What: Author of the Shamus Award-Winning mystery-thriller WHITE HEAT. His story HOWLING AT THE MOON is short listed for both 2015’s Anthony and Macavity Awards for Best Short Story. VORTEX, a noir-thriller, is Paul’s latest release.
Where: Los Angeles
Interview conducted by email. Some questions and answers have been edited.
I just read your next novel VORTEX. I loved how the action bounced around Southern California, almost as if the region was one of the main characters. Was that your intention when you set out to write it?
Thanks for having me, Steve, and I’m glad you picked up on that. To me the location of my stories or novels are characters in and of themselves. They inform the stories, they mold the characters. Often the people are who they are not only because of their background in terms of upbringing or what they’ve done or not done, but also because of where they live now or grew up.
I have stories set all over the place, from Calexico down on the Mexican border to Morey’s Piers, New Jersey, Death Valley, Reno and even Graceland. But the majority would be in LA and Southern California. I like LA for a lot of reasons. It’s Chandler country, so you might think it’s been overused, but there’s always something new to bring to it. It also has Hollywood and Venice (LA’s #1 tourist attraction) and, of course, Disneyland. Plus I grew up here, born in Hollywood, literally. And I’m just old enough to remember LA as Chandler probably knew it from when I was a kid before the building boom and when City Hall was still the tallest building. I rode the original Angels Flight and explored Bunker Hill before they tore everything down in the name of “progress”.
LA and many parts of SoCal are like a femme fatale who seduces you with dreams and promises, then leaves you washed down some arroyo—forgotten about. That’s also what appealed to me about Venice Beach and the Salton Sea in VORTEX. Venice because at one point it was supposed to be a romantic American version of Venice, Italy; and the Salton Sea because it was billed as some waterfront desert paradise that turned into a wasteland of empty, undeveloped streets and rotting, dead fish along the shoreline. I guess the theme I was going for is showing the decay and wasted dreams and a noir sense of the main character being his own worst enemy. You couldn’t tell the same story in New York City or Boston, nothing against those places—they have their own unique attributes, but they have a different vibe than SoCal/LA.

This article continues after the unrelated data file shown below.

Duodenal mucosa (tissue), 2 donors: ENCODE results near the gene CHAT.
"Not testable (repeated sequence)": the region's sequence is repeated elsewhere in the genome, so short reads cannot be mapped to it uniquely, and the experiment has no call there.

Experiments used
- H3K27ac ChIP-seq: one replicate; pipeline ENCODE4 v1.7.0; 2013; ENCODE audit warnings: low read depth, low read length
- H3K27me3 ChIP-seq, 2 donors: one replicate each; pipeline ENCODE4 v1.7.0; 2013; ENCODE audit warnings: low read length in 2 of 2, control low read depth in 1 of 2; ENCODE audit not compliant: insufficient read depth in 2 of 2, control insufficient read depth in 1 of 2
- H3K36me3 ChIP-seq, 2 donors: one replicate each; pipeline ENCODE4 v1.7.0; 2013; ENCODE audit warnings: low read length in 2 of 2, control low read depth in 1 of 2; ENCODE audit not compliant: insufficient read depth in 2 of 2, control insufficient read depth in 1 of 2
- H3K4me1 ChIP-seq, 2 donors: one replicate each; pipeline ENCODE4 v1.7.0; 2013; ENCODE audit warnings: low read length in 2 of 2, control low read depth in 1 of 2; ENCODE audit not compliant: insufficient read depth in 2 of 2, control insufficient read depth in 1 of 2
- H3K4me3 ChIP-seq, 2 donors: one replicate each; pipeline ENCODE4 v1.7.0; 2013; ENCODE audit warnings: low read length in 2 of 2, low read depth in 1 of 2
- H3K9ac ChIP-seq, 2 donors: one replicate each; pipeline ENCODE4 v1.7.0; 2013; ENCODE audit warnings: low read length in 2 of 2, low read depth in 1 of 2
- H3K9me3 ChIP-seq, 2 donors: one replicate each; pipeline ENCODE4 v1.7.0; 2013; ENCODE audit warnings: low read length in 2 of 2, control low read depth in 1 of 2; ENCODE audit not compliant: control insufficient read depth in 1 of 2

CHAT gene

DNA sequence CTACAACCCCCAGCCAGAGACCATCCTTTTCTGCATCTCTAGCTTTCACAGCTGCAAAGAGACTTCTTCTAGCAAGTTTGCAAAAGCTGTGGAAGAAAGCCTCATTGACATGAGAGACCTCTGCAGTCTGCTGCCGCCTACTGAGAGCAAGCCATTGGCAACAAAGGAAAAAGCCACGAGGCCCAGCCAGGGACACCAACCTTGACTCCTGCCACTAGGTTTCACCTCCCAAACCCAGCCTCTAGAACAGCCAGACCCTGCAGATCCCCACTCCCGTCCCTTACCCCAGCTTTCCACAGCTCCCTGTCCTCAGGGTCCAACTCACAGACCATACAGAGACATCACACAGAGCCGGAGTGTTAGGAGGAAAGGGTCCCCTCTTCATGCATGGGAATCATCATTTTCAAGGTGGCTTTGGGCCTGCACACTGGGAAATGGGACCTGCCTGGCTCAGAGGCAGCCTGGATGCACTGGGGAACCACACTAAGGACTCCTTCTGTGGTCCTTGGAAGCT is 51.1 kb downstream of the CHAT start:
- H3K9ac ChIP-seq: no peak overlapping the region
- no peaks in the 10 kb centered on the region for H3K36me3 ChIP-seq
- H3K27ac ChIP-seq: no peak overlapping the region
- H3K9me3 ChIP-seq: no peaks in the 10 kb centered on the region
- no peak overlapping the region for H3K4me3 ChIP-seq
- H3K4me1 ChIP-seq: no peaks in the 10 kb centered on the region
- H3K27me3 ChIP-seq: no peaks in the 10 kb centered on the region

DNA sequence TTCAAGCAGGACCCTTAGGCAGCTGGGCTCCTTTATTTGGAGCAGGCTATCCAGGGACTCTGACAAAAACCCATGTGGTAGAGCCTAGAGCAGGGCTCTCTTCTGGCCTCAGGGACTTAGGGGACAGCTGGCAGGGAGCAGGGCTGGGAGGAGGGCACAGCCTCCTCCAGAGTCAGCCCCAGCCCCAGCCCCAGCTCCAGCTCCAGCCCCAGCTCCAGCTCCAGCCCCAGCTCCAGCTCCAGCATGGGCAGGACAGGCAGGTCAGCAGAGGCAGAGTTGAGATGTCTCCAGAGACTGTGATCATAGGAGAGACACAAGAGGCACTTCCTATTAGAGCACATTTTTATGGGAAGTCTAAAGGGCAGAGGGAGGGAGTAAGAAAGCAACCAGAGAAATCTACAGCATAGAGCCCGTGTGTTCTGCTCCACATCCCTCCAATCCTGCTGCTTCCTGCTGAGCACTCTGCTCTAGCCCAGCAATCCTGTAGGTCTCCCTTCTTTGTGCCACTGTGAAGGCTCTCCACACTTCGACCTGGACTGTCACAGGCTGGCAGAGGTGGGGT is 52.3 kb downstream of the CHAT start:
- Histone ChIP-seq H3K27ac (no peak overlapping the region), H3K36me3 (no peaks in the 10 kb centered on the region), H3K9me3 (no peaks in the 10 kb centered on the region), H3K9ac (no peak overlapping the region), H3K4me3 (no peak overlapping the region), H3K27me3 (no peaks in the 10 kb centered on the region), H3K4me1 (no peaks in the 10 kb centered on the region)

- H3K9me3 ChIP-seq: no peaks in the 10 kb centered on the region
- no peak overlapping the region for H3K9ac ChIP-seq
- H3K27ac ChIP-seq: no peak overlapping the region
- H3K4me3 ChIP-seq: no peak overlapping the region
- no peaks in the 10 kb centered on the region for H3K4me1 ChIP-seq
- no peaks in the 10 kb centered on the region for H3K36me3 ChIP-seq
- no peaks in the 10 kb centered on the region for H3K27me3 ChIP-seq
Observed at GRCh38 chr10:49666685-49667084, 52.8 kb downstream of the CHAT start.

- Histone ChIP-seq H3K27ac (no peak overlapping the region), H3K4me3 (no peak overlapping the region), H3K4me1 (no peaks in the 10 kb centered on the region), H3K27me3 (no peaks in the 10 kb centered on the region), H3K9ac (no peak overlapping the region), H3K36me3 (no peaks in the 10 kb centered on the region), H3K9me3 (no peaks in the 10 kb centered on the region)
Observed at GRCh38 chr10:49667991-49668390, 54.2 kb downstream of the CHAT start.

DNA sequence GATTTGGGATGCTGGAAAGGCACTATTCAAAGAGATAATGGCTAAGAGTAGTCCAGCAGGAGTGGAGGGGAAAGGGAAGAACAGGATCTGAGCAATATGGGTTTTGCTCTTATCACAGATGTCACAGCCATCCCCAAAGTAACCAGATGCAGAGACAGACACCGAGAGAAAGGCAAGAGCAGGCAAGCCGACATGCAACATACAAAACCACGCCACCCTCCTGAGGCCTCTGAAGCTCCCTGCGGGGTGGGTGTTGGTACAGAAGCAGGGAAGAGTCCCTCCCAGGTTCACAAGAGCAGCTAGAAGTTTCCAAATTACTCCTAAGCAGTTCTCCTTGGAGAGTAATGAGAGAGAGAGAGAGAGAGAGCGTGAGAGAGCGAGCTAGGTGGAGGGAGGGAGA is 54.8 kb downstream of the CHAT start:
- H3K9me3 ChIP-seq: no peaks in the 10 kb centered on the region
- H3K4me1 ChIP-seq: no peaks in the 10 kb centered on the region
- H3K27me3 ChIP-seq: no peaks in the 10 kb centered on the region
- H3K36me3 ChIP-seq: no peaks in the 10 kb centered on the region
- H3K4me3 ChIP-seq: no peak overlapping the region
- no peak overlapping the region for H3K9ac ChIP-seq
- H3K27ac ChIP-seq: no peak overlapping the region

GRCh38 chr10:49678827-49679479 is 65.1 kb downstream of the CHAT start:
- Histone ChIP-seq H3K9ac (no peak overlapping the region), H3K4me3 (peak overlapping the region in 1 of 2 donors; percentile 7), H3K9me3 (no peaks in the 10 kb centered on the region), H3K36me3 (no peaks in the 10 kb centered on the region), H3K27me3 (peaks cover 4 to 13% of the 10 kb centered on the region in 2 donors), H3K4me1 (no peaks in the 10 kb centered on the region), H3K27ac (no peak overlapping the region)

The story in VORTEX has some caper elements to it, but touches on some pretty serious themes related to the war in Afghanistan. How did you come up with that part of the story? What kind of research did you do about the war to round the characters out?
This novel, or novella, was originally for a publisher who wanted to do novellas. I wanted to do something classically noir and one of the themes of several film noirs is the disillusioned veteran returning from World War II. One of my favorites of these is Somewhere in the Night. So I wanted to do a modern take on that basic story and that’s the story I pitched them.
VORTEX deals with a vet returning home, and damn glad to be here, but who finds he can run from the war but not from himself.
As for research, I do know some Afghan and Iraq War vets, but as you might have guessed I’m too old to have served in those wars. So for certain specific things, like what kind of desert boots they wore, I asked those guys. But ultimately I ended up using very little in the way of those kinds of specifics. I do draw on personal experience for most of my characters, especially in terms of emotions and life experience and how that shaped them.
Your previous novel, WHITE HEAT, used the LA Riots as a leaping off point. In your opinion, how does VORTEX differ from WHITE HEAT?
VORTEX is set today, but I think both novels have a lot in common. WHITE HEAT is set in 1992 and the Rodney King riots are, as you say, the jumping off point. I think WHITE HEAT works as a noir-thriller, but I think it also works on a deeper level as it deals with race and racism in all strata of society. So it works on more than just the thriller level.
Both the characters in WHITE HEAT and VORTEX are vets, though from different branches of the service and different wars. But both have that to deal with. Like WHITE HEAT, I think VORTEX deals with other issues than simply the thriller aspect of it. PTSD, lost expectations of the American Dream, etc. I think overall they’re probably more similar than distinct, except in the details of time and place.
WHITE HEAT is also a detective novel with a noir P.I., who has screwed up due to his own arrogance and has to fix things; whereas the character of Zach in VORTEX is really more of a noir “everyman”. Someone who got caught up in something because he was young and immature and who has to get himself extricated from it…if he can. Duke Rogers in WHITE HEAT is sort of what Zach might become in several years, more hardened and streetwise. But in both, just as in most noir, the characters are tripped up by their own Achilles heels, their own fatal flaws and weaknesses of character. As Eddie Muller, President of the Film Noir Foundation, says in his description of noir for TCM’s Summer of Darkness: “…a truly noir tale is one in which the protagonist, acting out of desperate desire, does something he (or she) knows is wrong, but they do it anyway … and reap the dire consequences.”
And Shamus and Derringer award-winning novelist Dave Zeltserman says, “In noir, the hero is doomed, but he’s doomed of his own making. Noir isn’t about tragedy, it’s not the fates conspiring against some poor luckless soul. Instead it’s about our hero sealing his own fate by crossing a line that can’t be uncrossed.”